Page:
Pyrex Goes 50-Percent Deeper In New Casserole Dishes And We Have Thoughts

We love a freakin' casserole 'round these parts. We think about them, we write about them, we dream about them, we cook them, eat them, and get stuck in our feelings about them. So it's probably not surprising that we have some thoughts about the latest from the bakeware wizards at Pyrex. Pyrex Deep is, per a press release, "a collection of the deepest baking dishes in the glassware category," a set of roomy dishes up to 50-percent larger than standard glass bakeware. That means you can add more layers, more sauce, more filling, more stuff.

Of course we debated these suckers in the Takeout offices, but before that happened, I had my very own contentious debate in my head.

On one hand, casseroles are all about stuff. How can more be bad? "Oh no, an extra layer in this lasagna, how terrible," is a thing no one has ever said. I love making my grandma's green bean casserole, which calls for a lot of experimentation, and sometimes I add too much and the thing sometimes bubbles over.

Problem solved, extra water chestnuts for everyone. More stuff! I love stuff!

On the other hand, at what point does a casserole—or a crumble, or a cobbler—stop being a casserole and start being a rectangular bowl of soup (or warm fruit)? There's a decent chance that it's somewhere in that extra 50 percent. Casseroles need to set at least a little; increase the filling, and you decrease the odds of anything resembling structural integrity. I'm not calling for rigid edges, but you don't want soup. And then there's the real key to any casserole, which is also the key for most non-cake dessert bakes. You want the crunchy or crisp bits on top. When there's too much underneath, you throw off the topping ratio. Who wants the crumble to get lost? Who wants lasagna without a solid helping of crispy cheese and noodles?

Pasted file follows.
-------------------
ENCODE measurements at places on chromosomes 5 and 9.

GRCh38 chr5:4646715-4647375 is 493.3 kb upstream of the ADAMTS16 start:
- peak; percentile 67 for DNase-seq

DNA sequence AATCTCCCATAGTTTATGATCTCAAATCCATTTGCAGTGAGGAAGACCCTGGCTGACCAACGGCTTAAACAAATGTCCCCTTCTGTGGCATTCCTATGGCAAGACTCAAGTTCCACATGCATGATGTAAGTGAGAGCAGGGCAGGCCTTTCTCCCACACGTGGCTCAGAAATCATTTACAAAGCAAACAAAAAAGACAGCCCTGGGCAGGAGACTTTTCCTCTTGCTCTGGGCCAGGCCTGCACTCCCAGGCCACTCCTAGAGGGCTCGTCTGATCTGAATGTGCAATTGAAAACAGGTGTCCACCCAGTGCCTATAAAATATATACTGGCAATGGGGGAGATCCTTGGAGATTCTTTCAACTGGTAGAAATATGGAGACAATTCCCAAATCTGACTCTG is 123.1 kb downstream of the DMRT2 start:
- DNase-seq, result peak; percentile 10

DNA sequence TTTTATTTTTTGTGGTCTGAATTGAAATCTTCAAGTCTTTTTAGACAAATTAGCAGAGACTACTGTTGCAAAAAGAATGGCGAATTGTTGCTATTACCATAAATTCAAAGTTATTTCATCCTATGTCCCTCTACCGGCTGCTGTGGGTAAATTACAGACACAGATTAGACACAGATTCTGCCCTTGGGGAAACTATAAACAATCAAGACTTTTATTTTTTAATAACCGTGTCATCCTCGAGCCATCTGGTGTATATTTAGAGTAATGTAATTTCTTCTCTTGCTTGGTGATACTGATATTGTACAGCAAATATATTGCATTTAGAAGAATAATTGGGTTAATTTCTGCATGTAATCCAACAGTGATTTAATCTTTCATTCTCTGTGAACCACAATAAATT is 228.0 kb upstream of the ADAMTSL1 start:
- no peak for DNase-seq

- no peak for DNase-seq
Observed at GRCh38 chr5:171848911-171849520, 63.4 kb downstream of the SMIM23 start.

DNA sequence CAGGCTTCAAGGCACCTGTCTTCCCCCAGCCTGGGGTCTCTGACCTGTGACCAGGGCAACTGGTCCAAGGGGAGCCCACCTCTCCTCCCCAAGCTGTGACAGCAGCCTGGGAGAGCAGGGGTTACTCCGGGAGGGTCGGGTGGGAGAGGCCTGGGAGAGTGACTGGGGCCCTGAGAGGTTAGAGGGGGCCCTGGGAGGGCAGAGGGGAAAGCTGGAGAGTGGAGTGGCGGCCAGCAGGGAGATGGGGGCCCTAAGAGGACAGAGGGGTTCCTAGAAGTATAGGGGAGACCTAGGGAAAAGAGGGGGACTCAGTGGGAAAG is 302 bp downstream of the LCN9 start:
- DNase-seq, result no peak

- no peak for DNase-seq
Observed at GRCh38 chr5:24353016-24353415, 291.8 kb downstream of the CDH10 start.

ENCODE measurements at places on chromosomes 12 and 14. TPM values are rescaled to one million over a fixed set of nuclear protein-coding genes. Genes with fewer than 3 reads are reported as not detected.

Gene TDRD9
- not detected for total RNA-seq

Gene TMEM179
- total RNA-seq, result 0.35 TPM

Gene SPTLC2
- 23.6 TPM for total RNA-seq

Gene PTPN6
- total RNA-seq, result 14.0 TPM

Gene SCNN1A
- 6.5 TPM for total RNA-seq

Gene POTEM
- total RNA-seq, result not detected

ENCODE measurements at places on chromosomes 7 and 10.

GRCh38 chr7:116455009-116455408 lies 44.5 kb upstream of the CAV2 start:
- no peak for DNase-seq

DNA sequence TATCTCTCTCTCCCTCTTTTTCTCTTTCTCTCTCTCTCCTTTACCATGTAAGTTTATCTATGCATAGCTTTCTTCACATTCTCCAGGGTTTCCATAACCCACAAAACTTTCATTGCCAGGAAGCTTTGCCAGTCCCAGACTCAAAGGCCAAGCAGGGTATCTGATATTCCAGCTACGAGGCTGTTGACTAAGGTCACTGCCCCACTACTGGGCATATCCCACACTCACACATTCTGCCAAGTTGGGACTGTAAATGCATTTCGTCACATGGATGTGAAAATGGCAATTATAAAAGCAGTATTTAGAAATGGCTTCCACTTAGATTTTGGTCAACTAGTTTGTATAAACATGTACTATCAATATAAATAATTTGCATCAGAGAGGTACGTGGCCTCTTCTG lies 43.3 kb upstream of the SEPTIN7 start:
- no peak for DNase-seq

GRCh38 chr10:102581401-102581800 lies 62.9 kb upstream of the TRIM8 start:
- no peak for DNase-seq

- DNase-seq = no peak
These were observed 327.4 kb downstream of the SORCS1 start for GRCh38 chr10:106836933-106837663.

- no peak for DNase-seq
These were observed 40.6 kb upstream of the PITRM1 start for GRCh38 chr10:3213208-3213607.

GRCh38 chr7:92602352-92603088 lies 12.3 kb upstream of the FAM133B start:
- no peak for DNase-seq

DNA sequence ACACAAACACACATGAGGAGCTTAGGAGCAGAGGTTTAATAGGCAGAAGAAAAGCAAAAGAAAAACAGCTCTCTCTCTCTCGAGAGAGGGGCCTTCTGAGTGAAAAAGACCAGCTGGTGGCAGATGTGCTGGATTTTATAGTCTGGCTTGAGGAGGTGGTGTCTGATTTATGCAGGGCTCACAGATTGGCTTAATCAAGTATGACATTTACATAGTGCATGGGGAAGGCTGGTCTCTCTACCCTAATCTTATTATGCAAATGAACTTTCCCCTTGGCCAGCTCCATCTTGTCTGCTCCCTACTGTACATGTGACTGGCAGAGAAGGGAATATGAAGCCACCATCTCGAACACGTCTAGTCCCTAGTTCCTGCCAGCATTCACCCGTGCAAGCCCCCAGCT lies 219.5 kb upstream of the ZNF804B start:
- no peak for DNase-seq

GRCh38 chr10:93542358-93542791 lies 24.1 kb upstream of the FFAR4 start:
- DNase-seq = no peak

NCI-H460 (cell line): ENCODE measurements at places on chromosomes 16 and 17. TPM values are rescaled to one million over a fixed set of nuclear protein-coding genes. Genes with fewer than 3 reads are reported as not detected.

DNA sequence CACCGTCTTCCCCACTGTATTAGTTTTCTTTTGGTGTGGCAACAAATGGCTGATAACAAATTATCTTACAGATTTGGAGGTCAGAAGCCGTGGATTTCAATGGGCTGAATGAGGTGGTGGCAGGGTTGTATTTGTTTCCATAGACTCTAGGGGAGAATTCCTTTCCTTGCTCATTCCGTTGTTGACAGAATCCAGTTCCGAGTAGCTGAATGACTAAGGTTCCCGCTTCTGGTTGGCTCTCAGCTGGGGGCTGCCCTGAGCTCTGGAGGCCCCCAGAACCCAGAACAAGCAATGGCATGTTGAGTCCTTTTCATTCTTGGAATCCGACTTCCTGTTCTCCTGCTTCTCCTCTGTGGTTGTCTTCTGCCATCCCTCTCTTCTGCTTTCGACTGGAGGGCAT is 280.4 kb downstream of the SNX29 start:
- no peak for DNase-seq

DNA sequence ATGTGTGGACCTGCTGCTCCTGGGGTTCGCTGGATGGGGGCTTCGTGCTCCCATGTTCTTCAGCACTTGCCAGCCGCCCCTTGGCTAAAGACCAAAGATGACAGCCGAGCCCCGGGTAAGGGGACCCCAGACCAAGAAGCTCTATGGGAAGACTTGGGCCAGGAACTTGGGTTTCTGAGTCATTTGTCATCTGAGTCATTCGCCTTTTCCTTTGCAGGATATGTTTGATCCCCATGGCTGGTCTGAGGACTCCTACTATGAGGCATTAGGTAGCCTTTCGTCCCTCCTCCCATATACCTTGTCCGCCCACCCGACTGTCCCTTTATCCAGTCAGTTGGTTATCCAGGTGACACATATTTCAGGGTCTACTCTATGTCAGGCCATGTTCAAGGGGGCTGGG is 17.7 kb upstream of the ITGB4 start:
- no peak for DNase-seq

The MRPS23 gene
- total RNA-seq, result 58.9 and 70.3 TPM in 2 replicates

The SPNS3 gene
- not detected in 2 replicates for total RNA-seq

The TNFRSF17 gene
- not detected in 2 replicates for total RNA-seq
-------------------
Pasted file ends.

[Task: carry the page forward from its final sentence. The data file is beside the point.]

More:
Overall, I landed on the pro side of things, not least because the press release came with that gorgeous picture up there of a cornbake that Milk Bar's Christina Tosi made in one of these suckers, and I immediately wanted to eat it. And I'll for sure get one before Thanksgiving rolls around. But the heart wants what it wants, and my heart wants some crispy bits. Maybe an all-edges lasagna dish can be next on Pyrex's innovation to-do list?

Pyrex Deep comes in three sizes, the most expensive version costing $18.